A Utah mountainside collapsed 4,800 years ago in a gargantuan landslide known as a “rock avalanche,” creating the flat floor of what is now Zion National Park by damming the Virgin River to create a lake that existed for 700 years.
Those are key conclusions of a new University of Utah study that provides the first definitive date for the landslide and estimates its size and dynamics, including a speed likely as fast as 180 mph. The study of the slide was published today and featured on the cover of the June issue of the Geological Society of America’s journal GSA Today.
“The ancient Zion landslide would cover New York City’s Central Park with 275 feet of debris,” says Jeff Moore, the new study’s senior author and an assistant professor of geology and geophysics at the University of Utah. “And you would need 90 times the volume of concrete in Hoover Dam to recreate the mountainside that failed.”
The huge landslide had a volume of 286 million cubic meters or 10.1 billion cubic feet – 4.4 times bigger than Utah’s 2013 Bingham Canyon copper mine landslide, one of North America’s largest historic, nonvolcanic landslides, with a volume of 65 million cubic meters or 2.3 billion cubic feet.
The Sentinel, at 7,157 feet elevation on the west side of Zion Canyon, was bigger before the slide 4,800 years ago, “but a large portion of it is now gone,” Moore says.
Computer simulations matched known landslide deposits and show the huge slide rushed southeast across Zion Canyon in about 20 seconds, with an average speed of 112 mph and a peak speed of 180 to 200 mph. “It was certainly moving more than 150 mph when the huge wall and peak crashed down,” Moore says. Then, for 30 more seconds, the slide debris spread up and down Zion Canyon. “By a minute it was pretty much done.”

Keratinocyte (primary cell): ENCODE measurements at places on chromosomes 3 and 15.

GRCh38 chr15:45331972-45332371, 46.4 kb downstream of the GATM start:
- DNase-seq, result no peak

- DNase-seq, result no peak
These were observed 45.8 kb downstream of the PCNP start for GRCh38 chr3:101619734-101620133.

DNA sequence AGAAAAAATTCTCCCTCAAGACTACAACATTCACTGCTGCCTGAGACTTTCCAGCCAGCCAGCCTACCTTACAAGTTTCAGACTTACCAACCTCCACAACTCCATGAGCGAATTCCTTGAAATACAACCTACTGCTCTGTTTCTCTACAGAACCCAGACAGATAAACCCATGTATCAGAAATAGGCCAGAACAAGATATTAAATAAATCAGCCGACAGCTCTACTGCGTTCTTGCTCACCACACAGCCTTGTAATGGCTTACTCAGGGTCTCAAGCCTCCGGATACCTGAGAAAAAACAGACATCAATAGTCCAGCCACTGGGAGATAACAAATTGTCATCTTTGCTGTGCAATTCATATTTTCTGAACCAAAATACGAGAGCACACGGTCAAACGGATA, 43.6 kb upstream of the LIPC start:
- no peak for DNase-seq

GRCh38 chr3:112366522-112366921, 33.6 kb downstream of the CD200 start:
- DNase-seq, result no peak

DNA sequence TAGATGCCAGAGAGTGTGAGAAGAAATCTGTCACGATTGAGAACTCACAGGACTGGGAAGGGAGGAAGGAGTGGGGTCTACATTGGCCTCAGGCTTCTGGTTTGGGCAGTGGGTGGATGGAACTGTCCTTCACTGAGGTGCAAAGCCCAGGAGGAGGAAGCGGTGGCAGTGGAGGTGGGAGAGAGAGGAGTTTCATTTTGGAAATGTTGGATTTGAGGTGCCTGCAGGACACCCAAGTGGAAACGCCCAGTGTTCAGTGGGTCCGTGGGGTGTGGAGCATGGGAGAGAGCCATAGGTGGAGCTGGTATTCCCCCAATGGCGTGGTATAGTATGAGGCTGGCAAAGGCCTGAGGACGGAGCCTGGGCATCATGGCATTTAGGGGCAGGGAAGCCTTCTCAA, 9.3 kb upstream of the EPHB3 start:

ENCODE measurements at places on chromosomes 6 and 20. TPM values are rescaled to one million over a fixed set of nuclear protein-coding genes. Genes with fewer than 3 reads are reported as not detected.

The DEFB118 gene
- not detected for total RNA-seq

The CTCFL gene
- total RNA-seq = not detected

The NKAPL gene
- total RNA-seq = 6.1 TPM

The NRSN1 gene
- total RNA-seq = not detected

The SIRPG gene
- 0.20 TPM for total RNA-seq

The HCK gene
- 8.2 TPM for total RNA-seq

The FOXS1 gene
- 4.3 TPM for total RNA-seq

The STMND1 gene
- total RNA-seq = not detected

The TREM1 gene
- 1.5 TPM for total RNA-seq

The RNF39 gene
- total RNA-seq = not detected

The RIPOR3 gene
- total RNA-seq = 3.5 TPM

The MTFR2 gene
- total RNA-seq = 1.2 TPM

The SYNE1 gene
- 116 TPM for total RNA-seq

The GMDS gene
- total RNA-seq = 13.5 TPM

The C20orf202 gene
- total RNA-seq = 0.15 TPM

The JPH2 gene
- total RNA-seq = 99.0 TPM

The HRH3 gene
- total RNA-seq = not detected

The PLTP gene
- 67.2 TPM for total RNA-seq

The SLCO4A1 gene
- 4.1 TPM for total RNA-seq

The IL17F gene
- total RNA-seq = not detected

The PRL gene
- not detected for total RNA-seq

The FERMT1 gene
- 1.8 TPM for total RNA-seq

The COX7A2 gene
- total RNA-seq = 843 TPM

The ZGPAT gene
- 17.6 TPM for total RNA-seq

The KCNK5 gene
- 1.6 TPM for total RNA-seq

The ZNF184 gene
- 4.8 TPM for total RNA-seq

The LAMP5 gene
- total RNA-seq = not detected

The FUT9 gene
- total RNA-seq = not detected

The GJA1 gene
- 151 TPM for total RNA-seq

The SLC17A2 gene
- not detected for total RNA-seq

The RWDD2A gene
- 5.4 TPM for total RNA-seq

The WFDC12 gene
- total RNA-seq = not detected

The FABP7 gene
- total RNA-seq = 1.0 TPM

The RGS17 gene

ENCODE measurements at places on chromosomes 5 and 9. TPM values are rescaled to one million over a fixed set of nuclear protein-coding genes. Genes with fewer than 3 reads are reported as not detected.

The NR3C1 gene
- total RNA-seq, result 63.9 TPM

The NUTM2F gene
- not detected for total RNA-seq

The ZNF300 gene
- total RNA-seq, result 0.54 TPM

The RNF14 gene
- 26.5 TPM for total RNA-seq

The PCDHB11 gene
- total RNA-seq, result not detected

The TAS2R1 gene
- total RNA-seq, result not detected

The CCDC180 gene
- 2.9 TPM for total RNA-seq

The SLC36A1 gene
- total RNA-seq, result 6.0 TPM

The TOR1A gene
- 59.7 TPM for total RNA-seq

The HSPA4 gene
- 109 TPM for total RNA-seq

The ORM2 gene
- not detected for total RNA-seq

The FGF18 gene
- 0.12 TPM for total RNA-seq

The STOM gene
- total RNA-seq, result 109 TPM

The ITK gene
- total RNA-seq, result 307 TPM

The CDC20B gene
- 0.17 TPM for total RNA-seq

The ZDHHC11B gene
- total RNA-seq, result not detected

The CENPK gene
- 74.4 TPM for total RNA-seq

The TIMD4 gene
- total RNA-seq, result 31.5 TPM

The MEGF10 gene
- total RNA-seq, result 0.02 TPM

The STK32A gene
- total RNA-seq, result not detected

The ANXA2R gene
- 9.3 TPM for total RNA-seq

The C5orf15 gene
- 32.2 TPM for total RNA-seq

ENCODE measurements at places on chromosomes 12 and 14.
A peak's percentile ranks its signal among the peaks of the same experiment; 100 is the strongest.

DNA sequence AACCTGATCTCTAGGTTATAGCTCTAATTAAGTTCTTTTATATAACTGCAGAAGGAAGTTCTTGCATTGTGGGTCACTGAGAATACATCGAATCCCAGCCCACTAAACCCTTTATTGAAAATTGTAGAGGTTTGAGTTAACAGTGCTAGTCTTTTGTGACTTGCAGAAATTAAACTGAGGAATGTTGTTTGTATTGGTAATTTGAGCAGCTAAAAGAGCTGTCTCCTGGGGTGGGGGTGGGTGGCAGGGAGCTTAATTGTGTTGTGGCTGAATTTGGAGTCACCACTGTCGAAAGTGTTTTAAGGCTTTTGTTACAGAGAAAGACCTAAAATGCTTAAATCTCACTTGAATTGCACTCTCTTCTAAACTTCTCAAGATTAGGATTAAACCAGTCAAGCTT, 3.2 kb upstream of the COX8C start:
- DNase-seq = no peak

“The original deposit was 2 miles long and just under a mile wide,” with a maximum thickness of 650 feet and average thickness of 310 feet, he says, adding the landslide’s lower end is at the road junction “right at the mouth of Zion Canyon.”
“This catastrophic landslide of massive proportions had two effects,” he says. “One was constructive – creating paradise through cataclysm. More than 3.6 million people last year enjoyed the flat and tranquil valley floor of Zion Canyon, which owes its existence to this landslide. The other aspect is the extreme hazard that a similar event would pose if it happened today.”
Moore says that “within the relatively small confines of Zion National Park, there is evidence for several deposits of large valley-blocking landslides,” two within the past 5,000 years or so: The Sentinel slide and another, about one-fifth as big, in Hop Valley in the northern part of the park some 2,600 years ago.
Despite such severe, large prehistoric landslides, they are extremely infrequent and “we have no evidence that something like this is imminent,” Moore says.
The 4,800-year-old landslide deposit still produces many smaller slides, including one in 1995 that damaged the road between the visitor center and the lodge, Moore says.
Moore defines a rock avalanche as “a very large failure of a solid-rock slope – as opposed to soil – with characteristic very fast, long and flowlike movement. Because of their large volume, they are relatively rare.” Both the Sentinel and Bingham Canyon slides were rock avalanches.
Some people initially thought Zion Canyon was flat because of glacial debris, like Yosemite Valley in California. It is unclear when the Sentinel landslide was discovered, but it first was described in a scientific paper in 1945.
“We have conducted a rigorous and complete analysis of this landslide for the first time,” Moore says. The study concluded the landslide most likely happened 4,800 years ago as single event, with a range of uncertainty so that it could have happened as early as 5,200 years ago or as recently as 4,400 years ago.